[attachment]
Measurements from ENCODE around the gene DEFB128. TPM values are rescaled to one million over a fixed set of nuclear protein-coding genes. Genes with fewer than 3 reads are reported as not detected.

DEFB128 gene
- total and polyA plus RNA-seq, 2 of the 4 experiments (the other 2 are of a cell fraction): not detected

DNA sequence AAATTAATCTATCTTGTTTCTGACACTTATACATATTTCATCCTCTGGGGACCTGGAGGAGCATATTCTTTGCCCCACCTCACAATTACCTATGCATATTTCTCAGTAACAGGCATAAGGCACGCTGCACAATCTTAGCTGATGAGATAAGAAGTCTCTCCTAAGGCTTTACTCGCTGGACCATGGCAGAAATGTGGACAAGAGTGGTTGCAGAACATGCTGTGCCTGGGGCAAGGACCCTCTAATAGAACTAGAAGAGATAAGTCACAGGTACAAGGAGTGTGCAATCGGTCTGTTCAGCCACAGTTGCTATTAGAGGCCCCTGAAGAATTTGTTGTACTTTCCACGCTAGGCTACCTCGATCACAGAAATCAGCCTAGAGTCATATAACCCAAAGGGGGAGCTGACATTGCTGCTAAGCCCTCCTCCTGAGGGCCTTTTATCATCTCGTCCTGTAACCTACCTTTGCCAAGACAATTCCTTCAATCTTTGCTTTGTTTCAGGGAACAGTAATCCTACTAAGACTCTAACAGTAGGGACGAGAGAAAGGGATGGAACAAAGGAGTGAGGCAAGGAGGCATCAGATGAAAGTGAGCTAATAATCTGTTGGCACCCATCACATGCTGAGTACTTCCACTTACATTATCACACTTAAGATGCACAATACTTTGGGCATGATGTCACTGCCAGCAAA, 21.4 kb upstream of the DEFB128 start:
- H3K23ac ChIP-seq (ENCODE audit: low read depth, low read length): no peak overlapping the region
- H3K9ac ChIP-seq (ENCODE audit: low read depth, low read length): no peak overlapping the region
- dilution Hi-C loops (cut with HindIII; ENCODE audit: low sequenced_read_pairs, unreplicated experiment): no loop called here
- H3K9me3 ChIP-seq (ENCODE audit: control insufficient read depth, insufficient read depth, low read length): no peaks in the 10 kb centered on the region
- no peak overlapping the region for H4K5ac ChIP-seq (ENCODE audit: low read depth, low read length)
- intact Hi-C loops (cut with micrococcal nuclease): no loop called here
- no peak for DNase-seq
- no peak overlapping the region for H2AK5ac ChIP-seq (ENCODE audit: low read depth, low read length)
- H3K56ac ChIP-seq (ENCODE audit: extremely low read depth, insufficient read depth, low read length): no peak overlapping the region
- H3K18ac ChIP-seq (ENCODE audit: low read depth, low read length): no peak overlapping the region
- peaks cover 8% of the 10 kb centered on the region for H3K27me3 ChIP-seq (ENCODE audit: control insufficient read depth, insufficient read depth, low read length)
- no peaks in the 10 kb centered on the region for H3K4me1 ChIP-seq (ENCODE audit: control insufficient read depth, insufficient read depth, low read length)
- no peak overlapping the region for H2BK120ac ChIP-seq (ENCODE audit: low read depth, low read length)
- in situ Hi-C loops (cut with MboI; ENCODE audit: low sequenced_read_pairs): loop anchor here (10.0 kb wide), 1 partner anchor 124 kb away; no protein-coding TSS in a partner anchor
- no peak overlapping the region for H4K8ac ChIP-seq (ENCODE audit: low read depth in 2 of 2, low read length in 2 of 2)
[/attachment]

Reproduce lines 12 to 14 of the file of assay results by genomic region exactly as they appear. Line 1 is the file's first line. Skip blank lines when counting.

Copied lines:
- no peak overlapping the region for H2AK5ac ChIP-seq (ENCODE audit: low read depth, low read length)
- H3K56ac ChIP-seq (ENCODE audit: extremely low read depth, insufficient read depth, low read length): no peak overlapping the region
- H3K18ac ChIP-seq (ENCODE audit: low read depth, low read length): no peak overlapping the region